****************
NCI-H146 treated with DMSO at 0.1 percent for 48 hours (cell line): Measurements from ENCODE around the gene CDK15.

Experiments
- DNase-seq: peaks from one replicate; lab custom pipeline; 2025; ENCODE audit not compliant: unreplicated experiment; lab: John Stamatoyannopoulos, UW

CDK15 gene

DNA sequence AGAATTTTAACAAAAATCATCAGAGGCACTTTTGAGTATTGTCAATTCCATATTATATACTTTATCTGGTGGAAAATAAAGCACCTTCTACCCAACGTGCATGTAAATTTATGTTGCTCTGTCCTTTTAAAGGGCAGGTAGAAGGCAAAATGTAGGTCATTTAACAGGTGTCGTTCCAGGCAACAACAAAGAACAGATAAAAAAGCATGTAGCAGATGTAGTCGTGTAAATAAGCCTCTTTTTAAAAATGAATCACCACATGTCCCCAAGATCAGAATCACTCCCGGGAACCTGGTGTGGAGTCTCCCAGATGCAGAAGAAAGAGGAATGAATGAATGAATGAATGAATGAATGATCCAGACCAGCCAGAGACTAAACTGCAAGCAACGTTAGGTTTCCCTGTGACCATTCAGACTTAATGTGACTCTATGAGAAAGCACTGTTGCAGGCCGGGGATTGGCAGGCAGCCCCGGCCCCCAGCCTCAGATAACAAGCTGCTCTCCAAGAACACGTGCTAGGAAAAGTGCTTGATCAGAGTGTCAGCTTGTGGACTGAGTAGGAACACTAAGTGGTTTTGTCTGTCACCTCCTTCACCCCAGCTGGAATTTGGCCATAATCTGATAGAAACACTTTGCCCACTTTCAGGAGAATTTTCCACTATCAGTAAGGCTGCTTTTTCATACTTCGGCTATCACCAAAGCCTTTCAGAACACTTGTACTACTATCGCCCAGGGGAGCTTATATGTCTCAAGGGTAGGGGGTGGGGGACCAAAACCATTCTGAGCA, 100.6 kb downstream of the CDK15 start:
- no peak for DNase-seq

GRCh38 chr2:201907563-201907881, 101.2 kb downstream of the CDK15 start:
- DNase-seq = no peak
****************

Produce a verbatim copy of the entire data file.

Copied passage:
NCI-H146 treated with DMSO at 0.1 percent for 48 hours (cell line): Measurements from ENCODE around the gene CDK15.

Experiments
- DNase-seq: peaks from one replicate; lab custom pipeline; 2025; ENCODE audit not compliant: unreplicated experiment; lab: John Stamatoyannopoulos, UW

CDK15 gene

DNA sequence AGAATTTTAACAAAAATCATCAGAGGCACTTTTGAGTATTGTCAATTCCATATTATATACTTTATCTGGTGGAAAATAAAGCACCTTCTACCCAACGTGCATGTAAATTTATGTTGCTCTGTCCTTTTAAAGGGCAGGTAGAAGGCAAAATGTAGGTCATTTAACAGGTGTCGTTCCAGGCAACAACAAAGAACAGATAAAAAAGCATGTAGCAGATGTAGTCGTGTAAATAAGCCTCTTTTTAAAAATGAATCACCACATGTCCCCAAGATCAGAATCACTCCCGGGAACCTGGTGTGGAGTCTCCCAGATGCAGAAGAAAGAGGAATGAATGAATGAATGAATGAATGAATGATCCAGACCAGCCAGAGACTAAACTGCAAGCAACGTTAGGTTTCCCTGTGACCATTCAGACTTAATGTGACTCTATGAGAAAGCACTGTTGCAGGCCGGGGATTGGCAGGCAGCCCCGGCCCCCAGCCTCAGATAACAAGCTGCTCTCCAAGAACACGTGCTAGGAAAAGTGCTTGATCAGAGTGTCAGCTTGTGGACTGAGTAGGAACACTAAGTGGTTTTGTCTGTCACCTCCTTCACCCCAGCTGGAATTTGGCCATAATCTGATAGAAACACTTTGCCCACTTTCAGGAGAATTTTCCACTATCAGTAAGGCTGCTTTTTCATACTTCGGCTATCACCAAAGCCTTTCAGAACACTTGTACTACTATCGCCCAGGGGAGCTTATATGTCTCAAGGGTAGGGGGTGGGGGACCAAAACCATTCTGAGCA, 100.6 kb downstream of the CDK15 start:
- no peak for DNase-seq

GRCh38 chr2:201907563-201907881, 101.2 kb downstream of the CDK15 start:
- DNase-seq = no peak